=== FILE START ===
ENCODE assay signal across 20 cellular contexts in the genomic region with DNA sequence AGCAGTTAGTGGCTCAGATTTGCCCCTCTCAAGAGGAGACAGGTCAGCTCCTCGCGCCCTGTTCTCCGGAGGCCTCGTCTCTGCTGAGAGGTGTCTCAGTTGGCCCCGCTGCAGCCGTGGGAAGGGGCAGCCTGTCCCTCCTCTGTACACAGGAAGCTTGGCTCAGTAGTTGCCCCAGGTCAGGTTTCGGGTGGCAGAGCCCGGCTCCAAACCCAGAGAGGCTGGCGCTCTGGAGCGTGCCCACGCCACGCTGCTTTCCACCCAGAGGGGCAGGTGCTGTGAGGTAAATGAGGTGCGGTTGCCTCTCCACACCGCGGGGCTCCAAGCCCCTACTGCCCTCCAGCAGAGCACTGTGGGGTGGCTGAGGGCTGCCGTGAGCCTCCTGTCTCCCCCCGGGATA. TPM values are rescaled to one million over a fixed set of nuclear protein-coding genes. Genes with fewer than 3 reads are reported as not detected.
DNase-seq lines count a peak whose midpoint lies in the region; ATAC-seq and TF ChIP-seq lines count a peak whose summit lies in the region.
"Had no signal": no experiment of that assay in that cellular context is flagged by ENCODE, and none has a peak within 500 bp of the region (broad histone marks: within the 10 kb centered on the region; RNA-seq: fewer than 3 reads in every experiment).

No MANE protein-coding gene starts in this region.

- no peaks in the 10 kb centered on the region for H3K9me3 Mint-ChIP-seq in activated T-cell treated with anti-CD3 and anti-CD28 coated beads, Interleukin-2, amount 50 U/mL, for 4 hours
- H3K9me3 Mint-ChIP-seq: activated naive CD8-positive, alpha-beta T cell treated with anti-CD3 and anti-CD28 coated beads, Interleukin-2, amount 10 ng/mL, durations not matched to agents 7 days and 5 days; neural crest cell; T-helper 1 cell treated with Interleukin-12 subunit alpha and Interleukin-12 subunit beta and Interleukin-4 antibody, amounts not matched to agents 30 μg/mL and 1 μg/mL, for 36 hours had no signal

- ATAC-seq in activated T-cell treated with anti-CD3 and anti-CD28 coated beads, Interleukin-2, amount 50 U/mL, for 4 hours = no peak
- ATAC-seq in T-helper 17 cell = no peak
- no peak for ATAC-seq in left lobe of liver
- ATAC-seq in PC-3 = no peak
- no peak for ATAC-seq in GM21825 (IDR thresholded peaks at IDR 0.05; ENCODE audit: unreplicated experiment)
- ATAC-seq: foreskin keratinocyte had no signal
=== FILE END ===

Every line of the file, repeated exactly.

ENCODE assay signal across 20 cellular contexts in the genomic region with DNA sequence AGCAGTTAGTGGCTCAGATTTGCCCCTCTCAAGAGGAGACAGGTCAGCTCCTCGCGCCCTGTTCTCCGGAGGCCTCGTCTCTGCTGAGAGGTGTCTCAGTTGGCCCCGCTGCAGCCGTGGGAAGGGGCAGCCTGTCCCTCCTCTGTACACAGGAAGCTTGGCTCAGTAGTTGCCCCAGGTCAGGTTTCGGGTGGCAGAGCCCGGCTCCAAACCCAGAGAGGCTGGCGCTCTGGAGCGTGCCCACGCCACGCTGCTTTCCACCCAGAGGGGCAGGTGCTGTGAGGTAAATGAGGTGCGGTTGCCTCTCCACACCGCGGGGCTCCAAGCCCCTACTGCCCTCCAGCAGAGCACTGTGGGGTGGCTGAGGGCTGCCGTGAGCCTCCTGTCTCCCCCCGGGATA. TPM values are rescaled to one million over a fixed set of nuclear protein-coding genes. Genes with fewer than 3 reads are reported as not detected.
DNase-seq lines count a peak whose midpoint lies in the region; ATAC-seq and TF ChIP-seq lines count a peak whose summit lies in the region.
"Had no signal": no experiment of that assay in that cellular context is flagged by ENCODE, and none has a peak within 500 bp of the region (broad histone marks: within the 10 kb centered on the region; RNA-seq: fewer than 3 reads in every experiment).

No MANE protein-coding gene starts in this region.

- no peaks in the 10 kb centered on the region for H3K9me3 Mint-ChIP-seq in activated T-cell treated with anti-CD3 and anti-CD28 coated beads, Interleukin-2, amount 50 U/mL, for 4 hours
- H3K9me3 Mint-ChIP-seq: activated naive CD8-positive, alpha-beta T cell treated with anti-CD3 and anti-CD28 coated beads, Interleukin-2, amount 10 ng/mL, durations not matched to agents 7 days and 5 days; neural crest cell; T-helper 1 cell treated with Interleukin-12 subunit alpha and Interleukin-12 subunit beta and Interleukin-4 antibody, amounts not matched to agents 30 μg/mL and 1 μg/mL, for 36 hours had no signal

- ATAC-seq in activated T-cell treated with anti-CD3 and anti-CD28 coated beads, Interleukin-2, amount 50 U/mL, for 4 hours = no peak
- ATAC-seq in T-helper 17 cell = no peak
- no peak for ATAC-seq in left lobe of liver
- ATAC-seq in PC-3 = no peak
- no peak for ATAC-seq in GM21825 (IDR thresholded peaks at IDR 0.05; ENCODE audit: unreplicated experiment)
- ATAC-seq: foreskin keratinocyte had no signal